By 1839 missionary influence reached the Wellington–West Coast area. Hadfield settled in the district and made his presence felt among the Maoris. The Ngati Raukawa – Ngati Awa dispute flared anew and the former were routed after a skirmish on the beach at Waikanae. It was generally believed that Te Rauparaha had instigated this incident, and it was also admitted that he and Te Rangihaeata had quarrelled over the division of the payment received for the sale of land to the New Zealand Company. About this time Colonel Wakefield claimed to have purchased most of the Maori land holdings in the Cook Strait area. In 1841, when European settlers began to move into the Porirua district, both Te Rauparaha and Te Rangihaeata emphatically denied having sold it. In April of that year, when Kettle was sent to survey the area, he found that Te Rangihaeata had given his tribe explicit instructions to obstruct the surveyors.
On 14 May 1840 Te Rauparaha and other Wellington chiefs signed the Treaty of Waitangi They did not, however, interpret their acceptance of British Sovereignty as offering a carte blanche for European settlement. While Rangihaeata openly obstructed the surveyors Te Rauparaha established a large pa on the mainland at Plimmerton. He had in the meantime taken up temporary residence at Otaki and from there announced his intention of preventing the spread of European settlement up the Hutt Valley.
But the clash came elsewhere. In April 1843 Te Rauparaha and Te Rangihaeata opposed a European survey party at Wairau (Marlborough) and Captain Wakefield was killed. After the Wairau Affray Te Rauparaha tried to incite the Ngati Awa of Waikanae to attack Wellington. Failing in this he retired to Otaki, where he professed a belief in Christianity and an abhorrence of war. On 12 February 1844 Governor FitzRoy met Te Rauparaha at Waikanae and ruled that the Europeans had acted wrongly at Wairau. He also secured an agreement by which the two Ngati Toa chiefs waived their claims to the Hutt Valley in return for £200 being paid to each.
Shortly after his arrival in New Zealand, Governor Grey put on a show of force which induced the intruders to leave the valley. Te Rauparaha still claimed that he owed allegiance to the Crown, but his nephew resorted to open warfare. As Grey was under the impression that Te Rauparaha's loyalty was uncertain, British troops seized him at Porirua on 23 July 1846 and spirited him away to Auckland. Here, in September 1847, 200 Hauraki chiefs gathered in his honour and listened while Te Rauparaha – with great dignity – recited his famous deeds. He was never brought to trial (indeed there have always been serious doubts about the legality of the Governor's action in arresting him in the first place) and Grey released him in 1848. Te Rauparaha returned to Otaki, where he died on 27 November 1849.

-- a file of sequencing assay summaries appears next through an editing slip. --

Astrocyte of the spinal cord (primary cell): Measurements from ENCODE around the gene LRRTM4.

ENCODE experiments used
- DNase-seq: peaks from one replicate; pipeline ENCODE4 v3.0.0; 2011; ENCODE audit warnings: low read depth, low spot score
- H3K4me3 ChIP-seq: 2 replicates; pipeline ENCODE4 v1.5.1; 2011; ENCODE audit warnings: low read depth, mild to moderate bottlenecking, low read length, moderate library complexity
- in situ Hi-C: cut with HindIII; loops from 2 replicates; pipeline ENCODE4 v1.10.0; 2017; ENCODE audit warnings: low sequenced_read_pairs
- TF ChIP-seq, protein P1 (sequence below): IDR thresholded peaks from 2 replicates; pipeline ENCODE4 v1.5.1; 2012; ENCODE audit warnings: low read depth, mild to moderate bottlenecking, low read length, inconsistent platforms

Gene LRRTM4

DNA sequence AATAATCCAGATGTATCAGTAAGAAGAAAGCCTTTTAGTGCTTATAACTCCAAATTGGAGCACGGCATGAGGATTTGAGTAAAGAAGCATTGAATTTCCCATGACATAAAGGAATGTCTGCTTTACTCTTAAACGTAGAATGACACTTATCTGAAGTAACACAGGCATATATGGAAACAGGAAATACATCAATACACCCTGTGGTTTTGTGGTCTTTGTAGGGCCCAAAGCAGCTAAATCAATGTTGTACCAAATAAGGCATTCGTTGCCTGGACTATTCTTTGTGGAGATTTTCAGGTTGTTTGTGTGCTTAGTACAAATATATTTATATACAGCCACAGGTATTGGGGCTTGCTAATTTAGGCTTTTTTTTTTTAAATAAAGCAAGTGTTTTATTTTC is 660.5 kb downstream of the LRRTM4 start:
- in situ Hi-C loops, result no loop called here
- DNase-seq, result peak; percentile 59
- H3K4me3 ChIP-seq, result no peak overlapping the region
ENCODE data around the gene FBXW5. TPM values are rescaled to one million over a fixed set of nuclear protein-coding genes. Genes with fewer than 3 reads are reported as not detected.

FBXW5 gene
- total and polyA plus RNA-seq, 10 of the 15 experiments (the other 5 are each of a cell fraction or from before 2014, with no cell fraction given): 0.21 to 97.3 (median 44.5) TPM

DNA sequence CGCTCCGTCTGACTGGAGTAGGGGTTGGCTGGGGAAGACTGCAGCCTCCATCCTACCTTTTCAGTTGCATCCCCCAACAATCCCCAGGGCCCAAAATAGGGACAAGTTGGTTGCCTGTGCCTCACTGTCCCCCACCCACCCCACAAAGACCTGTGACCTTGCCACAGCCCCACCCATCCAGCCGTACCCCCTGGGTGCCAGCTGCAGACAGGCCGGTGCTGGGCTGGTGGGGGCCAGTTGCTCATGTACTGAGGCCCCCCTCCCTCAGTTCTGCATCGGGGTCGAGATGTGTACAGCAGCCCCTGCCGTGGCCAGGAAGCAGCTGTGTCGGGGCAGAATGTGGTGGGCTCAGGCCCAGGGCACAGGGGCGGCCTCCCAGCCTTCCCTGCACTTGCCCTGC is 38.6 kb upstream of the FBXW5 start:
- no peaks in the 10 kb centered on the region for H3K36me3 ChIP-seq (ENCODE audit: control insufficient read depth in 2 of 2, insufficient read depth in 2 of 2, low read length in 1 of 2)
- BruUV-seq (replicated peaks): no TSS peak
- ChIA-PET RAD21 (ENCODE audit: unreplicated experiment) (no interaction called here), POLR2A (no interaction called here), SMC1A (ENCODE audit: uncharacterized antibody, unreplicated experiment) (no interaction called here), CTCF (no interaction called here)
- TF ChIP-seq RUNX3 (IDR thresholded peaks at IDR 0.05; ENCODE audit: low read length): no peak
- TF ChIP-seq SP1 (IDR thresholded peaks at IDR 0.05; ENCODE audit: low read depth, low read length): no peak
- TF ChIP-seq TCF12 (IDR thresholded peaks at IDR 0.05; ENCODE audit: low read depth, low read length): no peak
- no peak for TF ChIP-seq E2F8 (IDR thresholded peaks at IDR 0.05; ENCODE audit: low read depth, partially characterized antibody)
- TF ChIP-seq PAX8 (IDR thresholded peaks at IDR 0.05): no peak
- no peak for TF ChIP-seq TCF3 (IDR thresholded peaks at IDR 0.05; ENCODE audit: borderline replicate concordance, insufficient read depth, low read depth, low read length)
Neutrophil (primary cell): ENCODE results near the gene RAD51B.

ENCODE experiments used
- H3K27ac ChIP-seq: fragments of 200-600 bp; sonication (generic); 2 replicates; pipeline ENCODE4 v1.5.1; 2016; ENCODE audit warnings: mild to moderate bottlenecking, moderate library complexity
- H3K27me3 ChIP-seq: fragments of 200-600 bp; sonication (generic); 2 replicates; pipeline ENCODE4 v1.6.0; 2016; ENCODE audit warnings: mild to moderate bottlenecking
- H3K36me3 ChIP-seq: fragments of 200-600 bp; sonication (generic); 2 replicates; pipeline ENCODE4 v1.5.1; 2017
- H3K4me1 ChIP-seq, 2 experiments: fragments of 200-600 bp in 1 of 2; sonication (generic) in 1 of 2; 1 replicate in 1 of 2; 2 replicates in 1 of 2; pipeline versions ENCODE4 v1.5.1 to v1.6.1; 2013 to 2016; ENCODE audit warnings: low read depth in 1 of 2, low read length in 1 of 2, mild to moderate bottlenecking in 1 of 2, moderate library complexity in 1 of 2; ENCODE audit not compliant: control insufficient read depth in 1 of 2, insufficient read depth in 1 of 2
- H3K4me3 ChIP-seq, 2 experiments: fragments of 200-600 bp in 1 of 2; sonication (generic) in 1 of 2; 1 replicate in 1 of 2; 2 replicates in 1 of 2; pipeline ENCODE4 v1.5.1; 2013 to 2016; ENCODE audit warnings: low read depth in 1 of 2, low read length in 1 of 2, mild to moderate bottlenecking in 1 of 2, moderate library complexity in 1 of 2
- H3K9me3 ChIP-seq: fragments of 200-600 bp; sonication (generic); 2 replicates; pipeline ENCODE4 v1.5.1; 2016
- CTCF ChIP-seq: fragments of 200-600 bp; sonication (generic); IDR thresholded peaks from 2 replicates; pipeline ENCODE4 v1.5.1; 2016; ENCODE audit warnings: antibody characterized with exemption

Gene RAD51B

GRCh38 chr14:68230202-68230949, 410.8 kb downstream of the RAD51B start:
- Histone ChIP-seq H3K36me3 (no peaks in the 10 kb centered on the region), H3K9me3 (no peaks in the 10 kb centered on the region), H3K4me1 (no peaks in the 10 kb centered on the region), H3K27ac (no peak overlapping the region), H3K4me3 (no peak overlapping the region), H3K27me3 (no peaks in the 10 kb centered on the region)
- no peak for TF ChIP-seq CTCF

Although not born to the highest chiefly rank, Te Rauparaha early won a reputation for cunning and audacious war leadership. He ranks with Te Whero–whero and Tuhawaiki in this because these were the two chiefs who came nearest to defeating him in battle. He was renowned for the cleverness of his stratagems and for his unfailing habit of turning his enemies' tricks against themselves. In an age of fierce tribal wars Te Rauparaha was unmatched for his ferocity, and vanquished foes almost invariably ended their careers in the Ngati Toa cooking pots. Among his enemies Te Rauparaha enjoyed an unenviable reputation for treachery; however, it must be remembered that, as the Ngati Toa were at that time fighting for survival, the traditional rules of warfare were necessarily disregarded. Maori tradition credits Te Rauparaha's elder sister, Waitohi, with being the mastermind behind many of his strategic moves. It was she, for instance, who set out the main tribal boundaries between Manawatu and Porirua. Whatever truth there may be in this – Te Rauparaha usually consulted her when planning his more spectacular coups – his cleverest tricks, improvised in the heat of battle, were peculiarly his own. Te Rauparaha's fame rests principally upon the extent of his conquests and, as a result, he has often been dubbed the “Maori Napoleon”. It must also be remembered, however, that he was equally successful in the intertribal diplomacy of his day, and that in this respect his methods were worthy of a “Bismarck”.
Te Rauparaha was a very short, wizened man, less than 5 ft tall. He was buried near the church he had asked Hadfield to build at Otaki, but, according to Maori traditions, his remains were later exhumed and reinterred on Kapiti.
by Robert Ritchie Alexander, M.A., DIP.ED.(N.Z.), B.T.(CALCUTTA), PH.D.(MINNESOTA), Teachers' Training College, Christchurch and Wattie Carkeek, Journalist, Wellington.
- Sir George Grey, Rutherford, J. (1961)
- Maori Wars in the Nineteenth Century, Smith, S. P. (1910)
- Te Rauparaha and the Sacking of Kaiapohia, Travers, W. T. L., and Stack, J. W. (1893).